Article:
Should I start looking for a new job?

posted 1 year ago in Career
Post # 3
Member
869 posts
Busy bee

This is something that’s really hard to advise properly over the internet because so many pieces of the puzzle are missing. 

Is your new home manageable on just your husband’s salary? Is he on board with this? Was this all discussed prior to buying a new home? You mention your insurance- will you and your husband still have benefits through his work? 

I don’t like the sounds of your current job TBH, I’m not sure what the laws are in your area, but 13 days in a row is a labour board violation here (Ontario, Canada). I don’t think they can be counted on nor do I think they will be a good fit alongside your nursing studies- especially as they will be aware that your training is not to further yourself in their field but to enter a brand new field. 

And I don’t want to discourage you from following your dream, but you have to be realistic, the further into your course you get (here it’s a 4 year BScN) the more unpaid hands-on clinical work you’ll be doing in hospital. Even a part-time job can be difficult to manage on top of this, especially in the final stretch when your clinical will be full-time and include shift work. 

It’s possible though that you may be able to get additional work through your program, I know several nursing students who have gotten paid  p/t &/ or summer work in campus labs etc- and since it’s adjacent/ complimenting your program they’re very accommodating of school & clinical hours. 

 

Post # 5
Member
1478 posts
Bumble bee
  • Wedding: City, State

I wouldn’t give up your current job.  At a new part-time position, I doubt you’ll have the flexibility to choose your own hours. You’re likely to get the shifts that more established employees don’t want.  New part-time employees usually don’t have much job security, either. 

Can you work your butt off in this job, take all of the overtime you can possibly get and save that income for a full year? I’m suggesting that you take ALL of your income and stash it, making ends meet only with your husband’s salary and then revisit going back to school with several thousand dollars saved. That way, if your part time gig doesn’t work the way you expect, you won’t be living paycheck to paycheck.

Post # 6
Member
9128 posts
Buzzing Beekeeper

View original reply
brideandblue :  home ownership is so much more expensive than renting even if the rent is the same as the mortgage. First off, your payment WILL go up every year because your taxes and insurance will go up every year. How much varies by where you live. Plus now you’ll have the added expense of repairs and maintenance. I’d make sure you have a good handle on what your new normal is plus a healthy savings account before seriously slashing your income.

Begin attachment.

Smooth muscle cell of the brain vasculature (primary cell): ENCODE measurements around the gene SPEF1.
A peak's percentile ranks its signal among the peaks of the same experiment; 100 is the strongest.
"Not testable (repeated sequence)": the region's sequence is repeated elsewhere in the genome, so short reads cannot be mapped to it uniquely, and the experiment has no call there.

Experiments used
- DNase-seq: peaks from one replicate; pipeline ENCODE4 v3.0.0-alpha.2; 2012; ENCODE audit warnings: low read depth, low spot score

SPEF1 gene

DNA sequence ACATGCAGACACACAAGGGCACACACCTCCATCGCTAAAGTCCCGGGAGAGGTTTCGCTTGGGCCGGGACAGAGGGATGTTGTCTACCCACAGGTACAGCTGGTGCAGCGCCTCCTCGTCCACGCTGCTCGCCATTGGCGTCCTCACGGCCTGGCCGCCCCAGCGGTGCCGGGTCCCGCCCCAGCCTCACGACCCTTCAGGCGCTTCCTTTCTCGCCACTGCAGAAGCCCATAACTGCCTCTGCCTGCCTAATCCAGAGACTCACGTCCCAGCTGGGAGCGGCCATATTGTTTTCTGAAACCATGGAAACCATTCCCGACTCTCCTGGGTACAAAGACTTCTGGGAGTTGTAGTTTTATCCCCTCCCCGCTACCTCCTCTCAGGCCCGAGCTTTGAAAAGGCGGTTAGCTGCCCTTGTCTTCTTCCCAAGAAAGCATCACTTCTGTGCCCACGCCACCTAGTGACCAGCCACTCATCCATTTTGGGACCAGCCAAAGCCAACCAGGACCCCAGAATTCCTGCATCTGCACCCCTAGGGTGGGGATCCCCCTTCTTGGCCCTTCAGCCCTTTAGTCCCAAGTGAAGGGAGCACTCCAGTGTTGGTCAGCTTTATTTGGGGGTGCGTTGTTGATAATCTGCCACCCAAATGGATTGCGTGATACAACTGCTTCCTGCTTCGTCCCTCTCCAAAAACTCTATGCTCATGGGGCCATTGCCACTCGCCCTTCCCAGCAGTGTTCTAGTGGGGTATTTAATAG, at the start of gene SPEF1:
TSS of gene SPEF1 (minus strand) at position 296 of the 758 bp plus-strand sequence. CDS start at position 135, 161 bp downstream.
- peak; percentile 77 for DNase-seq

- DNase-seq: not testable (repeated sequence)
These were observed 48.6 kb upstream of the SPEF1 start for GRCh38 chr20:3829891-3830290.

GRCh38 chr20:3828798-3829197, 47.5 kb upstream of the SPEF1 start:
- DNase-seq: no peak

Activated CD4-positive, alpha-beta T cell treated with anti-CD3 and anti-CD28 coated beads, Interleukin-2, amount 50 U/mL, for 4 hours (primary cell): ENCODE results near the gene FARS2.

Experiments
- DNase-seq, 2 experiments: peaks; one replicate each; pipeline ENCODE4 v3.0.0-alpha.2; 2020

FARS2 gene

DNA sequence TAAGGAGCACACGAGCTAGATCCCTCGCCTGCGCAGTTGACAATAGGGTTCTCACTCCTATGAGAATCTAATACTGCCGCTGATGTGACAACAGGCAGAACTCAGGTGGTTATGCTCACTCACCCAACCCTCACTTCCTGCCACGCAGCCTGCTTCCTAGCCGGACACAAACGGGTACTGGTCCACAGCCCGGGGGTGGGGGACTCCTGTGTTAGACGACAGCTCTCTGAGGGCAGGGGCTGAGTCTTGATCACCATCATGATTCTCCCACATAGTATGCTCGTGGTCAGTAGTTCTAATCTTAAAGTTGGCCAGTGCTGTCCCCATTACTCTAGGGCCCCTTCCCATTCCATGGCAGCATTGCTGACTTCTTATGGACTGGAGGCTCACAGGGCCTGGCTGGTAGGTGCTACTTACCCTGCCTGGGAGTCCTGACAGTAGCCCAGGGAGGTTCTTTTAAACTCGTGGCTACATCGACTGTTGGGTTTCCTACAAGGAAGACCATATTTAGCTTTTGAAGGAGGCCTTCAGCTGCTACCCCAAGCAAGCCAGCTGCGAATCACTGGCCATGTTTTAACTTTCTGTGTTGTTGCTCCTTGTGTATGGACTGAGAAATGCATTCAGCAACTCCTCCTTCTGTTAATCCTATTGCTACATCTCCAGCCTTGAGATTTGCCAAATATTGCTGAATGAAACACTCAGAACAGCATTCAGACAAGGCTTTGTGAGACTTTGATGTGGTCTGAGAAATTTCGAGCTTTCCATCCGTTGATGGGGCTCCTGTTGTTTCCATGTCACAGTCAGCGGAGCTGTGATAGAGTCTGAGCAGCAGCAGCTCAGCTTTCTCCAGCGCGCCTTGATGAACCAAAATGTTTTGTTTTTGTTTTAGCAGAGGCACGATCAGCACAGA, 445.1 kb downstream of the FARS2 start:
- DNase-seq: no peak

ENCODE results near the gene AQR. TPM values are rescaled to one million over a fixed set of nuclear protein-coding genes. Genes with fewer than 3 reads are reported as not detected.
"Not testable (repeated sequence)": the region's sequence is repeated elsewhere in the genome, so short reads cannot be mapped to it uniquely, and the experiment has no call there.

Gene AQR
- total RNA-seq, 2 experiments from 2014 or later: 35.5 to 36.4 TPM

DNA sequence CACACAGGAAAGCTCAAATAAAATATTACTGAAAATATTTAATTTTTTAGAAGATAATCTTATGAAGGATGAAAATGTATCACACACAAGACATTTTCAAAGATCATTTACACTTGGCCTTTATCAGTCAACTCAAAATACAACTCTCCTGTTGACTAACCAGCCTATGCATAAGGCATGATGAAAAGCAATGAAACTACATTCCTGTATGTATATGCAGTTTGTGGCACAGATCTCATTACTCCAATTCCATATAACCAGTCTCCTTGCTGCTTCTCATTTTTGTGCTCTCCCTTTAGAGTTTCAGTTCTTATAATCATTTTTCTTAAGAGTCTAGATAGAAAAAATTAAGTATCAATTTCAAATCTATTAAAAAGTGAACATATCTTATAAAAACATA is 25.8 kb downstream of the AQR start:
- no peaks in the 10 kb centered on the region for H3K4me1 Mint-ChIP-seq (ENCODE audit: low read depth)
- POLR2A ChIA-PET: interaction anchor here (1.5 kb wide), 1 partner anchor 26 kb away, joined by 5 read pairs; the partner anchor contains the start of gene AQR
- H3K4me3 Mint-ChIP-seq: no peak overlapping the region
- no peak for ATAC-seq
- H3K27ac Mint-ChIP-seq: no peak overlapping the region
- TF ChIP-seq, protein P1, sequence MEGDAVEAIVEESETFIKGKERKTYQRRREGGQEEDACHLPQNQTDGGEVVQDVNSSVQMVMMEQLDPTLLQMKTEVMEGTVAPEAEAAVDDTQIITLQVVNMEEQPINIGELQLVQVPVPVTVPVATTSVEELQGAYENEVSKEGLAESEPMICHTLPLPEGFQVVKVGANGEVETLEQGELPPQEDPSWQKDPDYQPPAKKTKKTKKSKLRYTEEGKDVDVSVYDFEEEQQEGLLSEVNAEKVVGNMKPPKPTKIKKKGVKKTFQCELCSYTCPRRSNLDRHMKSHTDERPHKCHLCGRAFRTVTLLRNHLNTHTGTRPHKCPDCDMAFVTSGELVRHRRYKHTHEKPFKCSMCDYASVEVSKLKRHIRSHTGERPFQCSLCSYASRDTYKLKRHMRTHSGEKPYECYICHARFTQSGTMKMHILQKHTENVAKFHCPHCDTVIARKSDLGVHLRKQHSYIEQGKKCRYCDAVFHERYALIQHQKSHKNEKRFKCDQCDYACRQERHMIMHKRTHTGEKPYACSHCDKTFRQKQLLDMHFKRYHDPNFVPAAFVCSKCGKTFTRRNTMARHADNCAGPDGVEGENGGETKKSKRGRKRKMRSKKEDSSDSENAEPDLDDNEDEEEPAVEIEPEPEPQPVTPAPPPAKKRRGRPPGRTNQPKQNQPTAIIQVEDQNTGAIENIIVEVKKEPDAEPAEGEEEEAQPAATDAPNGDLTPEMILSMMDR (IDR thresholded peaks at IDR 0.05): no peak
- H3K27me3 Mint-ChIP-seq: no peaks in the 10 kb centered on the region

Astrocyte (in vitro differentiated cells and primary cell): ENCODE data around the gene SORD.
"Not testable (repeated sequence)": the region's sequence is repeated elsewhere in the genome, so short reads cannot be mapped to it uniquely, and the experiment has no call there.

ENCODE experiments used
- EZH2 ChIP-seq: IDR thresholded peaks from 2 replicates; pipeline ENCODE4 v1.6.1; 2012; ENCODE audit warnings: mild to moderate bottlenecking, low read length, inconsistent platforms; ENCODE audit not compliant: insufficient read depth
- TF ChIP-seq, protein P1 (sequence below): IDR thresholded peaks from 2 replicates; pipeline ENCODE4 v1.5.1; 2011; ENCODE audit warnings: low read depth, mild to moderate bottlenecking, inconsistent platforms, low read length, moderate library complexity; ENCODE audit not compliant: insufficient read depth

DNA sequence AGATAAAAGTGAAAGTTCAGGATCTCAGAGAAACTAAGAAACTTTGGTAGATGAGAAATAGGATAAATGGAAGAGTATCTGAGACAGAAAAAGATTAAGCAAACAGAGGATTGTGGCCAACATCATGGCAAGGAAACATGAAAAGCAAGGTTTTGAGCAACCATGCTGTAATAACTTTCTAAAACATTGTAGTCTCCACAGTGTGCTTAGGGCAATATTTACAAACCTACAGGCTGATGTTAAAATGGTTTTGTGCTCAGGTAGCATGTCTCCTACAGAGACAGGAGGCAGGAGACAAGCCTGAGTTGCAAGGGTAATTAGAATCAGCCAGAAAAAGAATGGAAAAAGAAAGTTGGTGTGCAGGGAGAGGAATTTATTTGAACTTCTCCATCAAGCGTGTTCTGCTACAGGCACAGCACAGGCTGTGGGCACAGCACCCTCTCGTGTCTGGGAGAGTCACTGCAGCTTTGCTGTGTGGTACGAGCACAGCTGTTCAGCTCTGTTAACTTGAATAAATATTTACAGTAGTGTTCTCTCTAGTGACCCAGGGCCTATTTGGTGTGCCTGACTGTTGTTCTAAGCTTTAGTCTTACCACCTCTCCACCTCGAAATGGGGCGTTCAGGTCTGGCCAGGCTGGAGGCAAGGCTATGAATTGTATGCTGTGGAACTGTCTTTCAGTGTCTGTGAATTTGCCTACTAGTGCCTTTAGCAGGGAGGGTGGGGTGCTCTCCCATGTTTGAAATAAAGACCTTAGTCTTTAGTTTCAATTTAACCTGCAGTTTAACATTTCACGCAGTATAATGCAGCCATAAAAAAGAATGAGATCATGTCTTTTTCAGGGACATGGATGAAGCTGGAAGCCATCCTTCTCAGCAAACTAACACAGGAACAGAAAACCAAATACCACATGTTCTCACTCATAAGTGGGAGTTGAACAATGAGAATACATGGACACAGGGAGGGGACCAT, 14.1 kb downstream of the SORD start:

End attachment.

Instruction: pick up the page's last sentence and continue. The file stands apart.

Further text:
Post # 9
Member
7624 posts
Bumble Beekeeper
  • Wedding: June 2013

I agree that a home with the same monthly payment will be more expensive in the than renting. Do you need a lawn mower? What kind of yard work equipment do you need? Will you be renting a truck to move? Does the home have a warranty? Are you using more gas to get to and from work? Do you need to buy blinds (this hit us hard financially)? All rhetorical questions but things to think about none the less.

FWIW, our property taxes went up almost $700 within two years of us moving in. City income tax actually went up too which was another $500 a year. Our insurance also increases slightly every year. Oh and our water rates doubled. We went from $33 every three months to $26 every month. I know this doesn’t add up to the $250/month that your rent increased but costs do go up even when owning a home. I’m not trying to say don’t follow your dream just make sure you have a budget worked out with mishaps in mind. 

As far as a job, can you get your CNA certification? From what I understand, it takes 6-12 weeks. Although I don’t believe you would make $18/hr, it would get you into a medical position.

I also don’t know why you would have to quit your current job right before the holidays if your semester doesn’t start until January. Quite frankly, I don’t know how likely I would be to allow you back part time if I was the boss. Most semesters start mid January so you could leave right after the holidays and have a few weeks off still.

Post # 12
Member
9128 posts
Buzzing Beekeeper

View original reply
brideandblue :  I understand what you meant, but my point was that all of those things can go up so your housing isn’t really fixed. My taxes go up every year – this year was the highest at $700. Insurance rises slower but still rises. If you’re part of an hoa you could be hit with an assessment – have you analyzed the association’s reserves and any upcoming expenses? And brand new houses are not immune to large repair bills – how long is the builder’s warranty and what does it cover? Plus the moving costs, potentially new furnishings, etc. How much different will the utility costs be? 

The test run on the potential new income is a great idea! A good estimate for a new build is to expect to spend about 1% of the home price per year or maintenance and repairs. I would aim to have that set aside separately from your emergency fund. 

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